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Disclosure duties

Aegon head of underwriting and claims Matt Rann says the Law Commission’s plans for legislative changes over non-disclosure may run the risk of raising premiums.

In December, the Law Commission published its report and a draft bill on pre-contract disclosure and misrepresentation. The intention is for the bill to become legislation once agreed by Parliament.

The existing law has been in place since the early 1900s and there is a heavy bias in favour of insurance companies. The legal responsibility currently lies with the consumer to provide insurers with information that may affect their policy terms.

The proposal is to:

  • Remove the responsibility of disclosure from the consumer. If an insurance provider wants to know information, they must ask clear and specific questions on its application form. It will no longer be the responsibility of the consumer to know what is relevant to the insurer.
  • Keep the remedy of policy avoidance for only the most severe cases of non-disclosure. In all other cases, either full or partial payments will be made. There will be three classifications of mistakes – reasonable, careless and deliberate or reckless.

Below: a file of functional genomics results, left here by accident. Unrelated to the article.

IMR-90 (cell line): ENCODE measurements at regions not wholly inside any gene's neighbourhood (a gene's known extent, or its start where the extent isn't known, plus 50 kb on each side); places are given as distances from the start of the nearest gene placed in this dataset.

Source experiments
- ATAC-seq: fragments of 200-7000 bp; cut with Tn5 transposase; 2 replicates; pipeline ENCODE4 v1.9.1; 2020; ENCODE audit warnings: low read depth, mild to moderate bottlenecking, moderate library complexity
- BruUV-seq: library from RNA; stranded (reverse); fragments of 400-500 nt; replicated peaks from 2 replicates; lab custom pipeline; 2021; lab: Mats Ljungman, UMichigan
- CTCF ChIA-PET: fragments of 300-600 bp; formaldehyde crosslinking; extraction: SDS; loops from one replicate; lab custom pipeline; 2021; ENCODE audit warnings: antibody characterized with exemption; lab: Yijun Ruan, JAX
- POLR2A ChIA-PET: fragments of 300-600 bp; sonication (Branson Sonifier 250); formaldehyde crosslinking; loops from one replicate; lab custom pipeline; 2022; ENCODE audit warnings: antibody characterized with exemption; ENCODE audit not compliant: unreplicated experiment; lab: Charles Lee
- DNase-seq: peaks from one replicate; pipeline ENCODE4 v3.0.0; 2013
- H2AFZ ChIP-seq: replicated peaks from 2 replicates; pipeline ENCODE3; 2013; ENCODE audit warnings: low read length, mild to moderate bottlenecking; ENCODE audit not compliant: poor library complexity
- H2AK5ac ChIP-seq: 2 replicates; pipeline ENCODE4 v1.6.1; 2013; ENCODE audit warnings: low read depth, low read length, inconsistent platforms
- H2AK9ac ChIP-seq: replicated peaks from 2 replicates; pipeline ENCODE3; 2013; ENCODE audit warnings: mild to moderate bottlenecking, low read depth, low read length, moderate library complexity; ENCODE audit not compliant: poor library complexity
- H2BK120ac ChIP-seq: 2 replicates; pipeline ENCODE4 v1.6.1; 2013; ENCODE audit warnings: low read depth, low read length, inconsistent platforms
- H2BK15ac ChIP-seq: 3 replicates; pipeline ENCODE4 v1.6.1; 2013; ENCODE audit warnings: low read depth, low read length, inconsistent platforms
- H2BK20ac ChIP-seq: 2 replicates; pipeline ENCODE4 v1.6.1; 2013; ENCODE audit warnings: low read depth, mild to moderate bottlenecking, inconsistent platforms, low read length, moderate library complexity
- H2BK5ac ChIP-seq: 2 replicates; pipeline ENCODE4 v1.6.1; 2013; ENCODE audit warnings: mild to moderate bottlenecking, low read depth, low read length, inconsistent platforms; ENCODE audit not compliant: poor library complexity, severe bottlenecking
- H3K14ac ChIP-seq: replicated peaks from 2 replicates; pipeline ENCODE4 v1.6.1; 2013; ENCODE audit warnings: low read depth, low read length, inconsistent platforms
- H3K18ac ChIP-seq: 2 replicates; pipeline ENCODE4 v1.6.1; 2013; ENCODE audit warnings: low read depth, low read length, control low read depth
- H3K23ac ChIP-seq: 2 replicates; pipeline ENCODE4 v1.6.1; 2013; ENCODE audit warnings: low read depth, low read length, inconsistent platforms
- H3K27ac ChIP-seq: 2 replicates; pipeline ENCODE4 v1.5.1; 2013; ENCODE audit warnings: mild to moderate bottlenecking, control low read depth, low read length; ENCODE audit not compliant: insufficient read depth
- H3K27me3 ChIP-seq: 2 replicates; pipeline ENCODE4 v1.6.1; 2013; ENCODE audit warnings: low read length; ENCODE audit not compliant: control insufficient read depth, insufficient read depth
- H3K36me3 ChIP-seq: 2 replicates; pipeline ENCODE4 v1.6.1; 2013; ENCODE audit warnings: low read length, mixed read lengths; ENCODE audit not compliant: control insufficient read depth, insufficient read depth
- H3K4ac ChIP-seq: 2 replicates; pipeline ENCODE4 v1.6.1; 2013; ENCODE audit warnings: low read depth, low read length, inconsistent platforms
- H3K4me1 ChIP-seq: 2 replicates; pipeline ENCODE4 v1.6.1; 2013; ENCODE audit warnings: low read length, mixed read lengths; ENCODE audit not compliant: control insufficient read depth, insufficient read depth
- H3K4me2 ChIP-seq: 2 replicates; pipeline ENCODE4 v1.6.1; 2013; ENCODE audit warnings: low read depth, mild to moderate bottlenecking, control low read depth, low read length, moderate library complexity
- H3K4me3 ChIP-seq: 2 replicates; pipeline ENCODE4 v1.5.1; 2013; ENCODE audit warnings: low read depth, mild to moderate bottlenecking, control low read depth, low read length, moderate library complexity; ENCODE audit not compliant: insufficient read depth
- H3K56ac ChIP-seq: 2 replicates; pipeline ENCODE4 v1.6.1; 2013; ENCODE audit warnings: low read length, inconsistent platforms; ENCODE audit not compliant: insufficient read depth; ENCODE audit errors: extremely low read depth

• Where non-disclosure is classified as reasonable:

– The insurer must pay the claim in full. For careless non-disclosure, a proportionate remedy will be applied based on what the insurer would have done had it known the full facts.
– Deliberate or reckless non-disclosure will lead to the insurer refusing to pay the claim. It means those that have been careless in the application for cover will still receive a payment. Only those that have acted deliberately with the intent to receive lower premiums will be harshly punished.

Since the proposals have been released, there has been much speculation on how it is going to affect the insurance industry. In particular, the focus has been on insurance companies and how they will be forced to pay more claims.

The reality of the situation is, however, very different. The changes are going to have little impact on the protection market when it becomes law.
The Association of British Insurers in conjunction with its members and the Financial Ombudsman Service introduced new guidelines (later to become a code of conduct) on the handling of protection claims and the treatment of non-disclosure back in January 2008.

These guidelines largely mirror what the Law Commission has just produced and insurance companies have been working with them for the last two years.

The guidelines have been very successful, already having a big impact on the percentage of protection claims that are paid across the industry.
In 2008, Aegon paid 91 per cent of all critical-illness insurance claims received, totalling over £18m. Nine per cent of claims declined and, of these, 50 per cent were declined due to non-disclosure and 50 per cent due to not meeting a critical-illness definition.

In 2007, 18 per cent of CI claims received were declined, so our decline rate halved in just one year. The publicity over declined claims has reduced, an indication again that things have improved and consumers are happier with the service they are receiving.